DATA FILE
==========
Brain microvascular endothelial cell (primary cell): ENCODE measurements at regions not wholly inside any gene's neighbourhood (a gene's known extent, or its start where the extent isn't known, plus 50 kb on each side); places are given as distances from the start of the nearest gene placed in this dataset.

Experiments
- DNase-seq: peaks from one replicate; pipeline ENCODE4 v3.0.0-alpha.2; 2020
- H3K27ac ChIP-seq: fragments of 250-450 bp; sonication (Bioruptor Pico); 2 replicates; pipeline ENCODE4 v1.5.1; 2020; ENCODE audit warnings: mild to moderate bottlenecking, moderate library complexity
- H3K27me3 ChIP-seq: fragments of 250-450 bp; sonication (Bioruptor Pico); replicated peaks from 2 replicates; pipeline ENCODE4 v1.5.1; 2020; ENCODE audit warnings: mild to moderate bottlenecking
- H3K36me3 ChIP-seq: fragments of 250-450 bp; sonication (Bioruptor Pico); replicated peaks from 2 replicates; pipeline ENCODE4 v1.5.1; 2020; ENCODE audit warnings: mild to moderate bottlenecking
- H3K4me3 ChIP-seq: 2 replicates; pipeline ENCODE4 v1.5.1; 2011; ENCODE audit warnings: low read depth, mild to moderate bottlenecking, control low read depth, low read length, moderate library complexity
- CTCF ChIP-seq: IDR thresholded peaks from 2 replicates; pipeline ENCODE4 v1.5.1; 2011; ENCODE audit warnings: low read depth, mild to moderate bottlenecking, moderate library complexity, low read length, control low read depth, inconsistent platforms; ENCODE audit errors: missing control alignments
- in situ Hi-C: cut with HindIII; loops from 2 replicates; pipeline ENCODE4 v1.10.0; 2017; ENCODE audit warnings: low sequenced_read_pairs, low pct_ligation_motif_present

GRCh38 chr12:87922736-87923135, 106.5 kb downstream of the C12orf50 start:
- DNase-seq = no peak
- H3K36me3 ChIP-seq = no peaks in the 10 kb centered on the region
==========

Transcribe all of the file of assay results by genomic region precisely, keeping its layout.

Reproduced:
Brain microvascular endothelial cell (primary cell): ENCODE measurements at regions not wholly inside any gene's neighbourhood (a gene's known extent, or its start where the extent isn't known, plus 50 kb on each side); places are given as distances from the start of the nearest gene placed in this dataset.

Experiments
- DNase-seq: peaks from one replicate; pipeline ENCODE4 v3.0.0-alpha.2; 2020
- H3K27ac ChIP-seq: fragments of 250-450 bp; sonication (Bioruptor Pico); 2 replicates; pipeline ENCODE4 v1.5.1; 2020; ENCODE audit warnings: mild to moderate bottlenecking, moderate library complexity
- H3K27me3 ChIP-seq: fragments of 250-450 bp; sonication (Bioruptor Pico); replicated peaks from 2 replicates; pipeline ENCODE4 v1.5.1; 2020; ENCODE audit warnings: mild to moderate bottlenecking
- H3K36me3 ChIP-seq: fragments of 250-450 bp; sonication (Bioruptor Pico); replicated peaks from 2 replicates; pipeline ENCODE4 v1.5.1; 2020; ENCODE audit warnings: mild to moderate bottlenecking
- H3K4me3 ChIP-seq: 2 replicates; pipeline ENCODE4 v1.5.1; 2011; ENCODE audit warnings: low read depth, mild to moderate bottlenecking, control low read depth, low read length, moderate library complexity
- CTCF ChIP-seq: IDR thresholded peaks from 2 replicates; pipeline ENCODE4 v1.5.1; 2011; ENCODE audit warnings: low read depth, mild to moderate bottlenecking, moderate library complexity, low read length, control low read depth, inconsistent platforms; ENCODE audit errors: missing control alignments
- in situ Hi-C: cut with HindIII; loops from 2 replicates; pipeline ENCODE4 v1.10.0; 2017; ENCODE audit warnings: low sequenced_read_pairs, low pct_ligation_motif_present

GRCh38 chr12:87922736-87923135, 106.5 kb downstream of the C12orf50 start:
- DNase-seq = no peak
- H3K36me3 ChIP-seq = no peaks in the 10 kb centered on the region